Read Giant Sea Reptiles of the Dinosaur Age, Pterosaurs: Flying Reptiles of the Dinosaur Age or Dinosaurs With Feathers. Make a time line of the history of the earth and show when dinosaurs,pterosaurs and giant sea reptiles lived. (Use a roll of shelf paper or draw the time line with chalk on the playground. If one inch equals a million years you will need about 20 feet to go back to the beginning of dinosaurs.)
Write a story about what you would do if you had a dinosaur, pterosaur, or giant sea reptile as a pet. Where would you keep it? What would it eat?
Use clay models or paper cutouts for dinosaurs and create a miniature, three-dimensional scene of a museum exhibit.
The Earth's crust is made of many layers of rock and dirt. They build up over millions of years. In some places, where a hill has been cut along the side of a road, you can see some of the layers. The Grand Canyon is another place to see how the Earth was formed. You can make an "Earth Sandwich" to learn about the layers of the Earth. Each part represents a part of the Earth's crust. When you cut the sandwich in half, it will be like digging through the layers of the Earth. To make your sandwich, you will need:pumpernickel bread for coal, rye bread for sandstone, white bread for limestone, peanut butter for dirt, jelly for oil or tar, raisins for boulders, and pretzel sticks for fossil bones
Read about camels in African Animals or Camel and make a notesheet of what you have learned. Draw a picture of a camel on a piece of paper and cut it out. Trace the outline of the camel with a crayon onto a piece of very coarse sandpaper. Use crayons to fill in the outline and draw other desert plants and animals. Place the sandpaper on a board or heavy piece of cardboard face up. Put a piece of wax paper on top of the sandpaper. Then put a piece of brown paper (shopping bag cut open) on top of the wax paper. Iron the sandpaper illustration with the heated iron so that some of the crayon beneath begins to melt into the sandpaper. The heat creates an unusual effect on the illustration. Cooled pictures may be hung for display. Students may post their note sheets beside the illustrations. (Adapted from Internet School Library Media Center)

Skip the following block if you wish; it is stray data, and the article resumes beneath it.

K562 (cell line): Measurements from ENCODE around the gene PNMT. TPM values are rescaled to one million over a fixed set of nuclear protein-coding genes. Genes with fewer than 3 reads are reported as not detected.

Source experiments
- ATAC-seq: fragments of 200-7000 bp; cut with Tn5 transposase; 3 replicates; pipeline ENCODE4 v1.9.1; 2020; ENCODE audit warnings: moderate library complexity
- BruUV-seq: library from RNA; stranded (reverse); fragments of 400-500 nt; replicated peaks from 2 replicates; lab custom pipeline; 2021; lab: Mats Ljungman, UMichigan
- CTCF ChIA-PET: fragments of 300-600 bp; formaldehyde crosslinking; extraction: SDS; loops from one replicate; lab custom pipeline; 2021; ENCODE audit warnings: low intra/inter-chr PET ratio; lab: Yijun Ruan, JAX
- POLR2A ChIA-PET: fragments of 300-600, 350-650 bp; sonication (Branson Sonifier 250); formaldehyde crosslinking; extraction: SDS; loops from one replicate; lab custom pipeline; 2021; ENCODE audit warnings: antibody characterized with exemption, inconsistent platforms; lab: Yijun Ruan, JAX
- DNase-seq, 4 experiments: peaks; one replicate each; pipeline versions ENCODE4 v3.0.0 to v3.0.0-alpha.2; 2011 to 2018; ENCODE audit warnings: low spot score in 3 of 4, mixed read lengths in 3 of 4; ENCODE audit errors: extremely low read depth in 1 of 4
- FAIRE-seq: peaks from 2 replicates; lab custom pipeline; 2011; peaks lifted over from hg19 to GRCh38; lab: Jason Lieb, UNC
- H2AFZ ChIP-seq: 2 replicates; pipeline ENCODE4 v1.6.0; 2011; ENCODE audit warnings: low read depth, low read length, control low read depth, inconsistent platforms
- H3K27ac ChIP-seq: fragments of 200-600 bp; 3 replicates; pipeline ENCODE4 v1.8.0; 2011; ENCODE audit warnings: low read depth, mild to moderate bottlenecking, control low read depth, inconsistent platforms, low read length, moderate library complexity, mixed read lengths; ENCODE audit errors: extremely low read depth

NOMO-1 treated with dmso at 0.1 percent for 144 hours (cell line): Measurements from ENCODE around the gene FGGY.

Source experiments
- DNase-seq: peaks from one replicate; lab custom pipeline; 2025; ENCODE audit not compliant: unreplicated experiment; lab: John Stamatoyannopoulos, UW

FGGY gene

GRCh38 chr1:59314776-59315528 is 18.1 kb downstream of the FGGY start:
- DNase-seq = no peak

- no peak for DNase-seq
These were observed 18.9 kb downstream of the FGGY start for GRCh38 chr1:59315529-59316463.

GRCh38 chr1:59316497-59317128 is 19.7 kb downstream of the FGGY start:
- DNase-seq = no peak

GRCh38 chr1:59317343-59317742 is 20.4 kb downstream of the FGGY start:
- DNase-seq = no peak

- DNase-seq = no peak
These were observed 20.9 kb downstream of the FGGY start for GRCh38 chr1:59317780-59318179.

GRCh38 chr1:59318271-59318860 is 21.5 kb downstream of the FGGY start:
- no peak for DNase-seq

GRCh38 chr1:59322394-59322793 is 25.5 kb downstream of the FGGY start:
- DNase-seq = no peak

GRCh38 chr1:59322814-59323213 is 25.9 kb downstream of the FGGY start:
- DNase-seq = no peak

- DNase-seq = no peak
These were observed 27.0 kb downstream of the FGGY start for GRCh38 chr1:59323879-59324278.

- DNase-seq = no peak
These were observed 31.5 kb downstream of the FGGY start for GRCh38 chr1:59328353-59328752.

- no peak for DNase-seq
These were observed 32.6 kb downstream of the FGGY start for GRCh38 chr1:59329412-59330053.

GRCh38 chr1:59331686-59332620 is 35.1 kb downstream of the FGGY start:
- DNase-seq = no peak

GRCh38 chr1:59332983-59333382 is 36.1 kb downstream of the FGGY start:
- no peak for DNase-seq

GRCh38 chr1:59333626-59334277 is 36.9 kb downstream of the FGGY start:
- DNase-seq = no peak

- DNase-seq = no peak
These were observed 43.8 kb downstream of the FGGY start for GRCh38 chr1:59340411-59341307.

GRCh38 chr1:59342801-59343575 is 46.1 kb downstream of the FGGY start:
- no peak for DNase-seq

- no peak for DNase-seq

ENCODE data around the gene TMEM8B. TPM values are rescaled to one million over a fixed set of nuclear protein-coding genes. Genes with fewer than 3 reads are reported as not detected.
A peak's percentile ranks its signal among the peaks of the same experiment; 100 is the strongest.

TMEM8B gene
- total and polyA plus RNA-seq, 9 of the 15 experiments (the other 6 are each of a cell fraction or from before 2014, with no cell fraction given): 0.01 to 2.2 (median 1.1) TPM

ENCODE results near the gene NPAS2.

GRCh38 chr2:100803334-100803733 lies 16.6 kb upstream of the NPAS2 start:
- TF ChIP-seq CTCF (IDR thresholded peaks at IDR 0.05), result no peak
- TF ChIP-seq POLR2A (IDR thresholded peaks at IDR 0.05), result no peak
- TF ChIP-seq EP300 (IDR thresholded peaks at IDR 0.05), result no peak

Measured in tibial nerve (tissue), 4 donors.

Make a poster showing why a particular animal is endangered and what people can do to help.
Choose a theme such as zoo animals, desert animals, sea life, etc. and create a scene inside a shoebox. Or, glue pictures of animals to heavy paper, cut them out and hang them from a dowel to make a mobile. Or, glue pictures of animals onto heavy paper to make a collage.
Read a book and look for facts beginning with each letter of the alphabet (e.g., Cheetahs live in Africa. A cheetah's coat has black spots that measure 1-2 inches across. By the age of three weeks, the cubs can walk, etc.) Illustrate each fact on a separate page and connect the pages either to make a book or a mural. This is a good project to do in small groups.
Alike--they are both mammals, they live in Africa and they have spots. Different--one is a meat eater and the other eats plants.
Read "A Walk On The Great Barrier Reef" or "A Walk By The Seashore" before going on a trip to the seashore. Or, use shells and sand to make a seashore in the classroom.
Use blue paint or blue paper on the bottom of the box for the background and add pictures of sharks and other sea life. Or make fish drawings with crayon and then paint over them with thin blue watercolor (crayon resist technique.)
Animals of:Africa: African Animals, Giraffe, Zebra, Hippo, Cheetah, Ostriches, Snake
Read Children of the Settlement Houses.